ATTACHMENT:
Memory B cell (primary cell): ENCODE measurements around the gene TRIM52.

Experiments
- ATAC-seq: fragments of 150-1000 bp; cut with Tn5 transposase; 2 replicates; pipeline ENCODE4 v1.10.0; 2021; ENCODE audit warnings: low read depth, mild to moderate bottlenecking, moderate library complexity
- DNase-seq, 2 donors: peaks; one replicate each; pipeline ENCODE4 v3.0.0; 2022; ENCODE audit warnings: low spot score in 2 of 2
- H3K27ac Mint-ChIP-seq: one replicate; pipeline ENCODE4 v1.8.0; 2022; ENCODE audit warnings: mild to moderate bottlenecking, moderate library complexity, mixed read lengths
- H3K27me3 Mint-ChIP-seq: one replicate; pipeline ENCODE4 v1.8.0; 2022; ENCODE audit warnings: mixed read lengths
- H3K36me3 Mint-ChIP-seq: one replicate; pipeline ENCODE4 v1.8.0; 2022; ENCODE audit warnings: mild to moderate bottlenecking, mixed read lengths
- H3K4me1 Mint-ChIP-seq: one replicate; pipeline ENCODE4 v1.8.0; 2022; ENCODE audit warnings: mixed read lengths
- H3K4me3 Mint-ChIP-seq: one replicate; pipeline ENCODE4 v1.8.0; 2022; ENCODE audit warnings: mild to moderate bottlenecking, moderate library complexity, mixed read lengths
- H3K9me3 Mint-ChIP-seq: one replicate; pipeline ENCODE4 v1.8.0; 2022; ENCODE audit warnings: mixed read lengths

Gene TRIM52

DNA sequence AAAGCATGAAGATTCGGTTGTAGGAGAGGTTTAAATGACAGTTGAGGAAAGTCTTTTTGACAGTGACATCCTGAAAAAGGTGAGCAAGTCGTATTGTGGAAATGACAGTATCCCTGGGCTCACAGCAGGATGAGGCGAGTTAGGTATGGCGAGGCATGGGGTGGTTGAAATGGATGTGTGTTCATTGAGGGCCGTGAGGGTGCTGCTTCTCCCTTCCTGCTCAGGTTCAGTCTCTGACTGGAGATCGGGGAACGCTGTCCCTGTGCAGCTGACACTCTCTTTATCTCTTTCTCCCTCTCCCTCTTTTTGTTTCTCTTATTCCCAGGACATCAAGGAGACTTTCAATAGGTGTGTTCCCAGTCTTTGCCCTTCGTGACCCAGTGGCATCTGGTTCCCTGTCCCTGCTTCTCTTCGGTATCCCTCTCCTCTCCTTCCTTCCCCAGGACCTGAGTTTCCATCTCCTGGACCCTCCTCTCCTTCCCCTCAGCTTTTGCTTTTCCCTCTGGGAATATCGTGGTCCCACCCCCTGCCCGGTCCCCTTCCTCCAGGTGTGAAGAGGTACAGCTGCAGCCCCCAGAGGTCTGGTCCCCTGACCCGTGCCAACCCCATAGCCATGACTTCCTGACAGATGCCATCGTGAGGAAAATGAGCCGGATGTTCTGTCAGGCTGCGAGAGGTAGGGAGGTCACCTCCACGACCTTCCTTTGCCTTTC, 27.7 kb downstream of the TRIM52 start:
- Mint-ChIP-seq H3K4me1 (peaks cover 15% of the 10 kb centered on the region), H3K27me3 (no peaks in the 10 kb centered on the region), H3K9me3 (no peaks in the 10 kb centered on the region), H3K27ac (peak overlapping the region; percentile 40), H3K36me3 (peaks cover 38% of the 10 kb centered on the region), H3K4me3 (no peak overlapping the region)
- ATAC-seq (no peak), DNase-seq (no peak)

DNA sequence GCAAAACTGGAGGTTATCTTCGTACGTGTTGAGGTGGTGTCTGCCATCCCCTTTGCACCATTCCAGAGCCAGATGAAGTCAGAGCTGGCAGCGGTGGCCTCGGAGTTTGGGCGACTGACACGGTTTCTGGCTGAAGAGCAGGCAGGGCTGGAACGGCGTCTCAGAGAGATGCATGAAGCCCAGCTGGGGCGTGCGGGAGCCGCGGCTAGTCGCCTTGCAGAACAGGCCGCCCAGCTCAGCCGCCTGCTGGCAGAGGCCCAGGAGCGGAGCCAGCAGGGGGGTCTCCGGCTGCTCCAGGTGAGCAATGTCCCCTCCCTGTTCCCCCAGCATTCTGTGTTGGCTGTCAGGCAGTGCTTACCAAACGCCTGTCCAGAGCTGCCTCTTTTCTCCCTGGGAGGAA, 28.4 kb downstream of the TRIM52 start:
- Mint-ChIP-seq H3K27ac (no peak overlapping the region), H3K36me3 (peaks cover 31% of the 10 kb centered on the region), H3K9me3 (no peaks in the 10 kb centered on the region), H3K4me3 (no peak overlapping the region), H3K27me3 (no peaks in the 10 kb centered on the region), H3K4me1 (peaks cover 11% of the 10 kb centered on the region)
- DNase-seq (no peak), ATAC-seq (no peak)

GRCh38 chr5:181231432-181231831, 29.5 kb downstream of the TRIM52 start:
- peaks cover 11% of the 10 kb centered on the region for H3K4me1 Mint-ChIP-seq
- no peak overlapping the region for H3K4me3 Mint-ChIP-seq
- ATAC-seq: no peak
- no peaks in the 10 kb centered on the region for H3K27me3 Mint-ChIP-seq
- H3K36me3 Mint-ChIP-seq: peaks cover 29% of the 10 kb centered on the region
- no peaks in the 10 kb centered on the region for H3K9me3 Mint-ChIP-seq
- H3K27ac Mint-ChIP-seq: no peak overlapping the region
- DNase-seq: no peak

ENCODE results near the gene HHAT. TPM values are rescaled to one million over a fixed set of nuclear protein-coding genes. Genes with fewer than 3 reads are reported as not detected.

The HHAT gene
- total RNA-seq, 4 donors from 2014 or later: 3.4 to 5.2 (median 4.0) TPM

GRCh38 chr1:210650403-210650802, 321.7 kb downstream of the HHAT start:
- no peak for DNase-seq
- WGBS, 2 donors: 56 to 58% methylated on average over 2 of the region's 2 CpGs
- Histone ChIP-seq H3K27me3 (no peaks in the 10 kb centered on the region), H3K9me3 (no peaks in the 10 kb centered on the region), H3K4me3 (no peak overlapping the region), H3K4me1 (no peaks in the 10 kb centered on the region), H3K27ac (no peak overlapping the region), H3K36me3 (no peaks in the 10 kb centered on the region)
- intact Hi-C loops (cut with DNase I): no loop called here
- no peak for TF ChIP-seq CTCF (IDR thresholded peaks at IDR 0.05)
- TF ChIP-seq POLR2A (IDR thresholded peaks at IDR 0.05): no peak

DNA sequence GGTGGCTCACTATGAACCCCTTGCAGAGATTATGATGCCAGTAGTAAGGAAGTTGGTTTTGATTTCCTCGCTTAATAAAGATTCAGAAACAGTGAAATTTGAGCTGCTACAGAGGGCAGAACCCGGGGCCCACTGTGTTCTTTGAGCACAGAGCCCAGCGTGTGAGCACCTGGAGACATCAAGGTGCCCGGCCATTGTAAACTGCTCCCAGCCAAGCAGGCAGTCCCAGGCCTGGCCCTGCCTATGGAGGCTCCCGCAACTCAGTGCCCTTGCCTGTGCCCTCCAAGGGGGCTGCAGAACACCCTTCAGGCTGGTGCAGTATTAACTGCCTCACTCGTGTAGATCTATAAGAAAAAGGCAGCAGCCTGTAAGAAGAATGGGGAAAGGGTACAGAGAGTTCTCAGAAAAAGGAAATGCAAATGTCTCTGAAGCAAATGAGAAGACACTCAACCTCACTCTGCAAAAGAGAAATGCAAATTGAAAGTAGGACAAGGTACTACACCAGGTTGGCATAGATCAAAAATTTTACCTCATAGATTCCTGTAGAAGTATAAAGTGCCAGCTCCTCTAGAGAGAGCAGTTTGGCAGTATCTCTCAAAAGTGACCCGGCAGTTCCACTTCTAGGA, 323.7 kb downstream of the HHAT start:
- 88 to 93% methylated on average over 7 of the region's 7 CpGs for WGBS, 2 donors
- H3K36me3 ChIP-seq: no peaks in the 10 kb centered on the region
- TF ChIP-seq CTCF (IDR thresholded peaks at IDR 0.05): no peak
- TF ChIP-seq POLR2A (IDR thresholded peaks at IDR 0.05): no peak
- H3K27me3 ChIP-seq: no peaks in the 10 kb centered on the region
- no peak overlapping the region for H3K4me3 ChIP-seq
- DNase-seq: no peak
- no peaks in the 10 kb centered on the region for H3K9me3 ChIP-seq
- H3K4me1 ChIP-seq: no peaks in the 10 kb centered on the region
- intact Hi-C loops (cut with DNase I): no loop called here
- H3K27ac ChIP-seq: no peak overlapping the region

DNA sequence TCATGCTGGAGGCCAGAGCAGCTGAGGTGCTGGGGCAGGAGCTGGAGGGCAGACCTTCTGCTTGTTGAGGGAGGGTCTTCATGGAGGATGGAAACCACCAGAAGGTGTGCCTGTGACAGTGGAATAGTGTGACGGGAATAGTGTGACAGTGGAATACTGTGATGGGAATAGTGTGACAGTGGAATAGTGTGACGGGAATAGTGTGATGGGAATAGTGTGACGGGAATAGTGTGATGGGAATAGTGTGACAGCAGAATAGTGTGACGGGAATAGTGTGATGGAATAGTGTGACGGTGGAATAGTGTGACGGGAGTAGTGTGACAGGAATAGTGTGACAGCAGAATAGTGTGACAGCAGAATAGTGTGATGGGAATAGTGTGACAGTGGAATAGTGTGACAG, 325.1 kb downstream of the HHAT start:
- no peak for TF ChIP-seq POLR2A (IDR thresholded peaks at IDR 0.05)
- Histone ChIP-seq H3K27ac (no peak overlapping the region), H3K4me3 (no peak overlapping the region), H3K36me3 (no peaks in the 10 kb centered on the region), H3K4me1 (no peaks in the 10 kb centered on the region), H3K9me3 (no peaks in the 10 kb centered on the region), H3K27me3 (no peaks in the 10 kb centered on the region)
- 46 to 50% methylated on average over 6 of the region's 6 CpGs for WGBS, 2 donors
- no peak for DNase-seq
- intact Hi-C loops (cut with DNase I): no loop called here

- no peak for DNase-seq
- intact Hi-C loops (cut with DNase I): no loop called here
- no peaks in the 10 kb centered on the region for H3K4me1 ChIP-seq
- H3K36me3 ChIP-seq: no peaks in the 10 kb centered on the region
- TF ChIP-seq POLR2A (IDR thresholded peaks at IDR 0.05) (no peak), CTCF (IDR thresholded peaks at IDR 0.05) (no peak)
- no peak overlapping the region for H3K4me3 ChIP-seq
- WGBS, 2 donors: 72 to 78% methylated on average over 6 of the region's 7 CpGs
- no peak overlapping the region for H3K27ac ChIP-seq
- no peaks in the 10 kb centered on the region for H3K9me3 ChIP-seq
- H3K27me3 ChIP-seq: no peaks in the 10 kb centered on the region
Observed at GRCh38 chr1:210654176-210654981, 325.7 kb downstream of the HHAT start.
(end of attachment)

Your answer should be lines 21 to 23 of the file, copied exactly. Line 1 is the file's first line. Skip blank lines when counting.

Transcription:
- ATAC-seq: no peak
- no peaks in the 10 kb centered on the region for H3K27me3 Mint-ChIP-seq
- H3K36me3 Mint-ChIP-seq: peaks cover 29% of the 10 kb centered on the region